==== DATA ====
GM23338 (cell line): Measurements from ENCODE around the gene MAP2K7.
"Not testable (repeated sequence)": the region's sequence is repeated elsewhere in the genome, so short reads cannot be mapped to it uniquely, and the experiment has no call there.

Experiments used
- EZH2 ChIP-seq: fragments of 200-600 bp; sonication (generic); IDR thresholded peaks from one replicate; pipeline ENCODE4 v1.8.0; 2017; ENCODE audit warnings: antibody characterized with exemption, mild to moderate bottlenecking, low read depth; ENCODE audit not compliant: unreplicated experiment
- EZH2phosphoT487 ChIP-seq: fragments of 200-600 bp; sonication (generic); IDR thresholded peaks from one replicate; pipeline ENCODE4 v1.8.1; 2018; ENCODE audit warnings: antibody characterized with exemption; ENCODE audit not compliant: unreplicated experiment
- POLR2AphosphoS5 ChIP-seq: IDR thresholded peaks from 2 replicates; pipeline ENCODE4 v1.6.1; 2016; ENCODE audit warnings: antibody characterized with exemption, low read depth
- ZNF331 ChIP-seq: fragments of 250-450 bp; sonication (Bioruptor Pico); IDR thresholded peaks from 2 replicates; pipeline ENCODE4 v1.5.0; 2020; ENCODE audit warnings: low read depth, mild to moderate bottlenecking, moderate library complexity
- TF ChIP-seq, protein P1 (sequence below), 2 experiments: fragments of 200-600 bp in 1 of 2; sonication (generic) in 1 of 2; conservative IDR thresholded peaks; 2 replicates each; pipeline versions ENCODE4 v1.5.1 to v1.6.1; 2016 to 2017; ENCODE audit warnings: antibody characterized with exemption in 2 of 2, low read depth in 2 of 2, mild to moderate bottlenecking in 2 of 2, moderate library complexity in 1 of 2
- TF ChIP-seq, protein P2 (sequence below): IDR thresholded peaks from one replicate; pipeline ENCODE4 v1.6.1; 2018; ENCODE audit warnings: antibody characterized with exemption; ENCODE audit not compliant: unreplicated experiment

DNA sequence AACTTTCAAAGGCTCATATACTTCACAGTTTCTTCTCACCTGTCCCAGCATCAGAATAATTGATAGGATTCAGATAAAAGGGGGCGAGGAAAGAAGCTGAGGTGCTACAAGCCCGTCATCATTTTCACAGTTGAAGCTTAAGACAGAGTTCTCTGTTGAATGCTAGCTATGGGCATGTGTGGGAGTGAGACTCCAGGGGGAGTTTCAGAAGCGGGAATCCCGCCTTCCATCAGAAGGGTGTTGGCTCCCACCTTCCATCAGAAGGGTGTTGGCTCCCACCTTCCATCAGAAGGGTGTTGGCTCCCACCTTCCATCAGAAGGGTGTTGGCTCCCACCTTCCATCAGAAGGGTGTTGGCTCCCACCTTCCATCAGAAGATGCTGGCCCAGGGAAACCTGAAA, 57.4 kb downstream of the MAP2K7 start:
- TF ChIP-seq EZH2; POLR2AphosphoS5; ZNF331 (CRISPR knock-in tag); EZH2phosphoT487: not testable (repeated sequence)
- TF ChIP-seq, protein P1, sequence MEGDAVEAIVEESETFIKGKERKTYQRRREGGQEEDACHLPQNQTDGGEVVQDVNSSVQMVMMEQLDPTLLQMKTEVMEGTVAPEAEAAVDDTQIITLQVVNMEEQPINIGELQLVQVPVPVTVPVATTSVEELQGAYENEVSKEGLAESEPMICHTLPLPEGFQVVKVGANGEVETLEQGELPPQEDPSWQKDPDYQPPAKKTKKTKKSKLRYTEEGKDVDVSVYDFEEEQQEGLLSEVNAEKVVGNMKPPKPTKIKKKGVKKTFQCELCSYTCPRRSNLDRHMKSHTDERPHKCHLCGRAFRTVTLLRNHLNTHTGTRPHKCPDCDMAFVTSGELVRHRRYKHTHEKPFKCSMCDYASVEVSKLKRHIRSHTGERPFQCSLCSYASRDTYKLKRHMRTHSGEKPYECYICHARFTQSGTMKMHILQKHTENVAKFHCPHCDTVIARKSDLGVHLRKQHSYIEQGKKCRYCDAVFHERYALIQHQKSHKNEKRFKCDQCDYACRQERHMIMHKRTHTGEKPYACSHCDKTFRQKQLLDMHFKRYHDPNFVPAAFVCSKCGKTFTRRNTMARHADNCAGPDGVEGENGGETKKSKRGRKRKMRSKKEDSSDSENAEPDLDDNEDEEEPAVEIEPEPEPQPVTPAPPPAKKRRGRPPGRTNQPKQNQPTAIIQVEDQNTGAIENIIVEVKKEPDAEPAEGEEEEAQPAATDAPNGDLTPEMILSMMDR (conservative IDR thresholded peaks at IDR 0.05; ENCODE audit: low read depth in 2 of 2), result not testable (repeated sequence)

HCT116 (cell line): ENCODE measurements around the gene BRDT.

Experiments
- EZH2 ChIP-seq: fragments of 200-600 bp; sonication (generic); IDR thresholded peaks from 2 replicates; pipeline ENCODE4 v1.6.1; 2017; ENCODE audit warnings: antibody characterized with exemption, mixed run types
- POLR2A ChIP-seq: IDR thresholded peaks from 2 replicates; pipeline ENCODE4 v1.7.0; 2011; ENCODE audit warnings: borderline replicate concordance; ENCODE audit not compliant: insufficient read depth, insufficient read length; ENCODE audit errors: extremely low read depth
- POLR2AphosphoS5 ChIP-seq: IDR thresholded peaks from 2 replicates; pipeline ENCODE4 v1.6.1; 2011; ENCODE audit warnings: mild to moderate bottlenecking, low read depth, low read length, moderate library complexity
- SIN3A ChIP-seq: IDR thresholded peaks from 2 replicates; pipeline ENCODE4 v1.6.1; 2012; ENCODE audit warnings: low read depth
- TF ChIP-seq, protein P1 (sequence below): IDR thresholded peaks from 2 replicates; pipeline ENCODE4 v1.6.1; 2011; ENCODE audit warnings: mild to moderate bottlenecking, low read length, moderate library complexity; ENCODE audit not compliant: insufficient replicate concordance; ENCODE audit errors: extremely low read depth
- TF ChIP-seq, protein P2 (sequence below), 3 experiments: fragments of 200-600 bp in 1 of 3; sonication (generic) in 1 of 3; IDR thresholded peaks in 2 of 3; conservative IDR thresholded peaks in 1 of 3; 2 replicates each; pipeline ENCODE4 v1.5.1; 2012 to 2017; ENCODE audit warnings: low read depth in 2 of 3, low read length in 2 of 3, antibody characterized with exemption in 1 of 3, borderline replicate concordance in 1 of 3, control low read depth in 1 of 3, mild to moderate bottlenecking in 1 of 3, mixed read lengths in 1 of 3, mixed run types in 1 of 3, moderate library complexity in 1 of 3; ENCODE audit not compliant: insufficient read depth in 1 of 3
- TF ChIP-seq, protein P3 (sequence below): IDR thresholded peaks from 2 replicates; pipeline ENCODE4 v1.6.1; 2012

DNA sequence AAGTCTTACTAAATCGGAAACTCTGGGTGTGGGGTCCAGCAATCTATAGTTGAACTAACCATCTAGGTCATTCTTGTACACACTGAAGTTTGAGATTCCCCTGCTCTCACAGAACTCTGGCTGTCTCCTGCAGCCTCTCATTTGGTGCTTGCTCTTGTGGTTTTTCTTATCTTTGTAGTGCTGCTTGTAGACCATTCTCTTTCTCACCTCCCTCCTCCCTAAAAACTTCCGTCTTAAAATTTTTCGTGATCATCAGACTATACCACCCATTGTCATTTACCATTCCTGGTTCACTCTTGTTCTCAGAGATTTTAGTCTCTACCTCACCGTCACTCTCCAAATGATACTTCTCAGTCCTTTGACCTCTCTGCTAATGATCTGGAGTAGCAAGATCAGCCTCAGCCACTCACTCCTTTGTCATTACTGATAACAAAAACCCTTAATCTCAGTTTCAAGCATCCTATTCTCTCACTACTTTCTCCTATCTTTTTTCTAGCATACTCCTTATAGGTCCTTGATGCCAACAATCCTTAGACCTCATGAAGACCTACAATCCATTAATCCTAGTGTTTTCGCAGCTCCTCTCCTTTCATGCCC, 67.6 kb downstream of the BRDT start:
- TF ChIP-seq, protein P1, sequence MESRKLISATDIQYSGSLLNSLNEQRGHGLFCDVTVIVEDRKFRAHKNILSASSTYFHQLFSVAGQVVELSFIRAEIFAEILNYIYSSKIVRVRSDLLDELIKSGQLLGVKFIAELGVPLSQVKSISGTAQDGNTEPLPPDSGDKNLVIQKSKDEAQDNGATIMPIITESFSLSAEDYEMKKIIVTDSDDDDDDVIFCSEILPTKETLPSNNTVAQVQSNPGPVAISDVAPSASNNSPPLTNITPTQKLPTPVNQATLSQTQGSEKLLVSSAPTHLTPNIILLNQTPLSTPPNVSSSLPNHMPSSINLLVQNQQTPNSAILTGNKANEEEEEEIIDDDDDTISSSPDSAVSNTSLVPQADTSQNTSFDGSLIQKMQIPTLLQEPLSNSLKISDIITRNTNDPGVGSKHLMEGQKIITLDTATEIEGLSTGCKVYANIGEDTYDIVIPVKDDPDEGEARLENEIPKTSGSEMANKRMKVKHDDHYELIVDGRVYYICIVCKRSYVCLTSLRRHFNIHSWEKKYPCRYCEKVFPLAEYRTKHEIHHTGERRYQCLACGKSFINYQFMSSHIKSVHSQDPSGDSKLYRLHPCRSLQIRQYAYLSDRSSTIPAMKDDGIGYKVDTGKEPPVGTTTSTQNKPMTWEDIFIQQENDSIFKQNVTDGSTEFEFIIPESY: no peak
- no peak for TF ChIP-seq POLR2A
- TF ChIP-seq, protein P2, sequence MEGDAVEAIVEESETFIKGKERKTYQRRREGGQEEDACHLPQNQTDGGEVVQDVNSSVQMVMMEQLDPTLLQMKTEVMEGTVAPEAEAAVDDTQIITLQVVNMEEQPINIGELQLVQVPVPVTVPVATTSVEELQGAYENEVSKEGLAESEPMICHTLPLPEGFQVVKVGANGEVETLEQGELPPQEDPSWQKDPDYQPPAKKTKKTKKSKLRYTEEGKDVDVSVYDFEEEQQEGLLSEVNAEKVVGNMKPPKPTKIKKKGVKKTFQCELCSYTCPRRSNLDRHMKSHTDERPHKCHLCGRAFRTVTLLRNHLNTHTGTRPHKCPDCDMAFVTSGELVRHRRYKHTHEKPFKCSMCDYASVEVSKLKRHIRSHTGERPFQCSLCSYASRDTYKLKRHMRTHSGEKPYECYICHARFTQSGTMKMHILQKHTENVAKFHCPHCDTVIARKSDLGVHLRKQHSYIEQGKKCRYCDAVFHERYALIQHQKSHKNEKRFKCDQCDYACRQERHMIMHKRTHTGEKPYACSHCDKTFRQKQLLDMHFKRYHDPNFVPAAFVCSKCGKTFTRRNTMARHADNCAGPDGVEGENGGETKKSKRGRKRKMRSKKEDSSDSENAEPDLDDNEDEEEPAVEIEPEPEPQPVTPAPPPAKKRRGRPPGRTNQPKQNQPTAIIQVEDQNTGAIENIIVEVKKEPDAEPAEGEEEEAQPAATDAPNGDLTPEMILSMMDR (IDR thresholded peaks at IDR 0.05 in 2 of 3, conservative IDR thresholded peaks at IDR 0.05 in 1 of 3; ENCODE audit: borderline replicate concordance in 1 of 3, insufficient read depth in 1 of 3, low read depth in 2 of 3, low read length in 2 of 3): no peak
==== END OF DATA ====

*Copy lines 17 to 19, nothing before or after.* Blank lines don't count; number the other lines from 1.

- POLR2AphosphoS5 ChIP-seq: IDR thresholded peaks from 2 replicates; pipeline ENCODE4 v1.6.1; 2011; ENCODE audit warnings: mild to moderate bottlenecking, low read depth, low read length, moderate library complexity
- SIN3A ChIP-seq: IDR thresholded peaks from 2 replicates; pipeline ENCODE4 v1.6.1; 2012; ENCODE audit warnings: low read depth
- TF ChIP-seq, protein P1 (sequence below): IDR thresholded peaks from 2 replicates; pipeline ENCODE4 v1.6.1; 2011; ENCODE audit warnings: mild to moderate bottlenecking, low read length, moderate library complexity; ENCODE audit not compliant: insufficient replicate concordance; ENCODE audit errors: extremely low read depth